In 1942, a group of young men join the Marines, leaving loved ones behind. Primed for battle, they are frustrated by many non-combat assignments, as we follow their wartime romances, especially Andy Hookens' involvement with Pat, a New Zealand widow. Andy and Pat have just decided that war requires them to 'live for the moment' when, in 1944, our team finally goes into a real battle... Written by
Rod Crawford <firstname.lastname@example.org>
The movie is based on the novel by Leon Uris, who also wrote the screenplay, and was produced and directed by Raoul Walsh. It received an Academy Award nomination for Scoring of a Dramatic or Comedy Picture. See more »
When the marines arrive in New Zealand they are seen marching away from the transports that brought them. The ship to the right is marked APA-208 which would make her the U.S.S. Talladega. The Talladega wasn't commissioned until 31 October 1944, two years after Guadalcanal. See more »
Sometimes I don't know which is the worse thing to come after a successful movie, the quick cash-in sequel, or the second-rate rip-off by a rival studio. In 1953 Columbia had a huge hit (and Best Picture Oscar winner) with From Here to Eternity, a multi-stranded story about the lives and loves of a group of soldiers in World War Two adapted from a novel by James Jones. In 1955 Warner Brothers produced Battle Cry, a multi-stranded story about the lives and loves of a group of soldiers in World War Two adapted from a novel by Leon Uris. Spot the difference? Oh yes, Battle Cry is in Technicolor, Cinemascope and has a few more explosions. It also happens to be a prime example of bad screen writing.
The badness of the Battle Cry script announces itself from the very first line. "My name's Mac. The name's not important". So why did you tell us it then, Mac? Five minutes in and "Mac" is introducing us to as lazily-written a gang of stereotypes ever seen outside of a satire, some of them a bit racist to boot. There's an ignorant and scruffy Hispanic, a Navajo who makes references to scalping and smoke signals, an intellectual who wears glasses (myopia and bookishness presumably having some esoteric medical link), a Texan who strums Home on the Range on an acoustic guitar, etc, etc, etc. Admittedly, a few of these stereotypes get challenged (slightly) later on, but the fact that they are established in the first place leads one to believe Battle Cry is going to be some jolly comedy, and yet it professes to be some deep and insightful drama on military life.
Or does it? Battle Cry doesn't really seem to know what it wants to be. At times it has an air of cheerful and nostalgic camaraderie, at other times it studies leadership, and other times still it seems to question the entire institution of the army. It's all very well for a story to tackle its subject from multiple viewpoints, but the trouble with Battle Cry is that none of these is fully explored or even clarified, and the whole thing is just a vague rumination. Similarly, none of the various story arcs interweaves particularly well. In the opening scene we are lead to believe Tab Hunter is the hero, only for him to suddenly dwindle to a bit player half-way through and for Aldo Ray (who, confusingly for viewers less familiar with the cast, looks very similar) to emerge as the main character. Other smaller parts are built up, only to be dropped with loose-ends flapping, and several once-prominent characters are killed off with a single line of dialogue. That "Mac" voice-over functions only to skim over the various undeveloped plot points and make the odd trite comment on the picture's woolly themes.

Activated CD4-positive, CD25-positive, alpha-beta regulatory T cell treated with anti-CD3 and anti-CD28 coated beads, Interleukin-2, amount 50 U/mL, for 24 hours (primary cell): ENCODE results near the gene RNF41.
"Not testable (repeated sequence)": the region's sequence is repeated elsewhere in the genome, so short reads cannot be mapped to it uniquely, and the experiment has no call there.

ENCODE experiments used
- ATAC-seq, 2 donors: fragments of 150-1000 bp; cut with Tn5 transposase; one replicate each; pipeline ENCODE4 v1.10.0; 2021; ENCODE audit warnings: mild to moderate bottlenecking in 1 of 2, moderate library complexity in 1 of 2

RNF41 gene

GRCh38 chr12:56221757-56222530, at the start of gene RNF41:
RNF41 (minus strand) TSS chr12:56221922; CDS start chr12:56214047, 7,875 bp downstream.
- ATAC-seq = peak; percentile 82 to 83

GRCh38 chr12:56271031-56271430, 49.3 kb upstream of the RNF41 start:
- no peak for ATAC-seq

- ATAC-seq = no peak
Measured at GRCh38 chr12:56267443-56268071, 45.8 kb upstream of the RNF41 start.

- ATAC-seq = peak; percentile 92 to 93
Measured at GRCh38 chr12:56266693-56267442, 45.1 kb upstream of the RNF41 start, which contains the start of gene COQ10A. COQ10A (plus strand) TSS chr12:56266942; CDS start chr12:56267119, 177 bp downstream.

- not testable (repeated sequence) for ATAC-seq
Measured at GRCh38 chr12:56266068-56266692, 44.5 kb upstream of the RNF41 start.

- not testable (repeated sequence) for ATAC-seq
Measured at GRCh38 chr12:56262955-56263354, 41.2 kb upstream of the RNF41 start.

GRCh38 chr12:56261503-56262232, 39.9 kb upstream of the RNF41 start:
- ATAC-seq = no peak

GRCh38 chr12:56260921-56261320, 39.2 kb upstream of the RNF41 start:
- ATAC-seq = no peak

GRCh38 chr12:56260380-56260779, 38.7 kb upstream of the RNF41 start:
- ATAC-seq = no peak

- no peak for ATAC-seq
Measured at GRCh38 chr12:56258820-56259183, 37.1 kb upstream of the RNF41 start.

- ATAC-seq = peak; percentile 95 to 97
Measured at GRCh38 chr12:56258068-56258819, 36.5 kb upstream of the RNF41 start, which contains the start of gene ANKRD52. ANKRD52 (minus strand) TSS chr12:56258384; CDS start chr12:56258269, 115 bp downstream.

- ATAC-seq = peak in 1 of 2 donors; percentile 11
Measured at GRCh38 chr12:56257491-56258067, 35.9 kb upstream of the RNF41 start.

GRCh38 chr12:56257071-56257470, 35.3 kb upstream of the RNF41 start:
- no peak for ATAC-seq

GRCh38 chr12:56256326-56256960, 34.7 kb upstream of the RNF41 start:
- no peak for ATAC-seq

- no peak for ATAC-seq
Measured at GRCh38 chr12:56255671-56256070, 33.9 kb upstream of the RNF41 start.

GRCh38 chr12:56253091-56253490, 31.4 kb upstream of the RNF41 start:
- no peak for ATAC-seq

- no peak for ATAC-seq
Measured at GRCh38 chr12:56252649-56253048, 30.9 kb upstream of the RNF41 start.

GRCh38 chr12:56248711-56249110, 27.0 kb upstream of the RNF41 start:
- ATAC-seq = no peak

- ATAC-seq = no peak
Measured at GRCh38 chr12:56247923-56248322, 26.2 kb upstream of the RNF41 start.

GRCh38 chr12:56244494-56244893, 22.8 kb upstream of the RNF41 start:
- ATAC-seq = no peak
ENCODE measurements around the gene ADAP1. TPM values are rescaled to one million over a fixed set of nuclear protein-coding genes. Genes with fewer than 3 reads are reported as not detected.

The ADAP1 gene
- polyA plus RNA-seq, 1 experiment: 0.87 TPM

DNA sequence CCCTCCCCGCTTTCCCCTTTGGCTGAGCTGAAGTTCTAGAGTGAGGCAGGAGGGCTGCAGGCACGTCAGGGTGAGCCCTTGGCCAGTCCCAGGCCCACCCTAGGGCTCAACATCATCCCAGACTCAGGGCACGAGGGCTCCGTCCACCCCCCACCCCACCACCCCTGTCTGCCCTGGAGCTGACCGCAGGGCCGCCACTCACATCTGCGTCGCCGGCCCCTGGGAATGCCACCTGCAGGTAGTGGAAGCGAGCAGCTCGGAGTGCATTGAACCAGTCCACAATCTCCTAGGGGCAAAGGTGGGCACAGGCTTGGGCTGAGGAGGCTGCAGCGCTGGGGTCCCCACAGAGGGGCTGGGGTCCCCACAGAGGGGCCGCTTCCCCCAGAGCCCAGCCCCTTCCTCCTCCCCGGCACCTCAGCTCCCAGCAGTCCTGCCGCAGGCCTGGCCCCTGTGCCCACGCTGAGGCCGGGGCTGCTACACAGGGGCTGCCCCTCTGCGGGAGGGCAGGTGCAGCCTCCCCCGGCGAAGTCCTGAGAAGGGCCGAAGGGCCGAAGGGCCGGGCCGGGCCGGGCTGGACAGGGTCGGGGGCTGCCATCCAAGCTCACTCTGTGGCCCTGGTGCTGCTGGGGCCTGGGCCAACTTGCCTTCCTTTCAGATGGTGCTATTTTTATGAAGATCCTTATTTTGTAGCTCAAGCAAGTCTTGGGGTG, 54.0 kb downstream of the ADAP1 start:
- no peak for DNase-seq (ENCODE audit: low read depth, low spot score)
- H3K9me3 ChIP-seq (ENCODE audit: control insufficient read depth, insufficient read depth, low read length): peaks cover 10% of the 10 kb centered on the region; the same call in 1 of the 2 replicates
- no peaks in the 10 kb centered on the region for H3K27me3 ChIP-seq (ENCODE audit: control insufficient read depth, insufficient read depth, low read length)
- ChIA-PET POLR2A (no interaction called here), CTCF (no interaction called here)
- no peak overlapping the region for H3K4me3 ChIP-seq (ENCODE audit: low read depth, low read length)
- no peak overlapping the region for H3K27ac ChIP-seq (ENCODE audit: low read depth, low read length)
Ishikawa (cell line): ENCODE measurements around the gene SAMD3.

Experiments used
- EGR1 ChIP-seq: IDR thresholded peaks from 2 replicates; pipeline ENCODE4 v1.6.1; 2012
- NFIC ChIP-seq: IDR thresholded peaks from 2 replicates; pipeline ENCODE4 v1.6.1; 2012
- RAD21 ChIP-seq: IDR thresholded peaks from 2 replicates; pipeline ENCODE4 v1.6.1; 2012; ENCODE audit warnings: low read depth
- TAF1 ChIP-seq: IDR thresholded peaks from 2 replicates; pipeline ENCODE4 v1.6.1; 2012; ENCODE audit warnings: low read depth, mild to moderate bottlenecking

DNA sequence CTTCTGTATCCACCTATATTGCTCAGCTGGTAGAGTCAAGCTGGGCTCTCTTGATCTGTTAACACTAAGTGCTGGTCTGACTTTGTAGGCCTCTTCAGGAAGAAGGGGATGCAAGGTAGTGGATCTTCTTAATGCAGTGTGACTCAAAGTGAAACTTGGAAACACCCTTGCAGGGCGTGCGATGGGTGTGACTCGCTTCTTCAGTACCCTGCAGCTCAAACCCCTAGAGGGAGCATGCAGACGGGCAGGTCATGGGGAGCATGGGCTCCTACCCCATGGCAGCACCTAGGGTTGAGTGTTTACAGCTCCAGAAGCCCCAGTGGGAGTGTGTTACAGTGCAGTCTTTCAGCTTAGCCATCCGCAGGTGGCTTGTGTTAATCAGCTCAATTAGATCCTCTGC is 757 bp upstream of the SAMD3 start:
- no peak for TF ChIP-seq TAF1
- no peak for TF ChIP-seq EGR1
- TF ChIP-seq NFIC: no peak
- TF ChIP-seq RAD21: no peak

It's a shame the screenplay is so bad, because Battle Cry does have one or two finer things going for it. Director Raoul Walsh, despite clearly being a bit phased by the wider aspect ratio, shows his usual visual flair. At key moments he uses the trick of having someone looking almost-but-not-quite directly into the camera, such as the prostitute at the end of the barroom brawl scene, or (in a very neat moment) Aldo Ray's disappointed face suddenly revealed when Nancy Olsen walks away from him after their first date. You can also spot Walsh's somewhat risqué approach to realism. In the scene where the worn out soldiers are angered at the sight of another regiment in trucks, a couple of them are giving the finger. There are some good, solid performances here too, most notably the naturalistic James Whitmore ("Mac"), and Aldo Ray who gives off real presence in what is one of his best turns. Also check out LQ Jones in the role that gave him his screen name, adding a wild streak of comedy which is good fun even if it is at odds with everything else in the picture, although all things considered that hardly matters.
As a whole however it is pretty clear the studio did not lavish a great deal of attention on this production. It looks as if various boxes were ticked to make it marketable (including a rather tepid rehash of the famous From Here to Eternity beach scene) but nothing that would make it really exceptional, and there are some glaring bits of unprofessionalism. For example, anyone who has seen a handful of 50s war movies will be used to being distracted by the odd bit of scratchy stock footage, but Battle Cry even uses black-and-white stock footage, as if someone really thought that would blend seamlessly with the Technicolor. This is the sort of shoddy approach you would expect from a B-flick. And perhaps it actually would have worked a little better if it had been stripped down to some 90-minute quickie, losing a few of those dead-end subplots and getting some kind of well-paced balance between the action and the drama. However, with a runtime of nearly two-and-a-half hours, Battle Cry is pure tedium.
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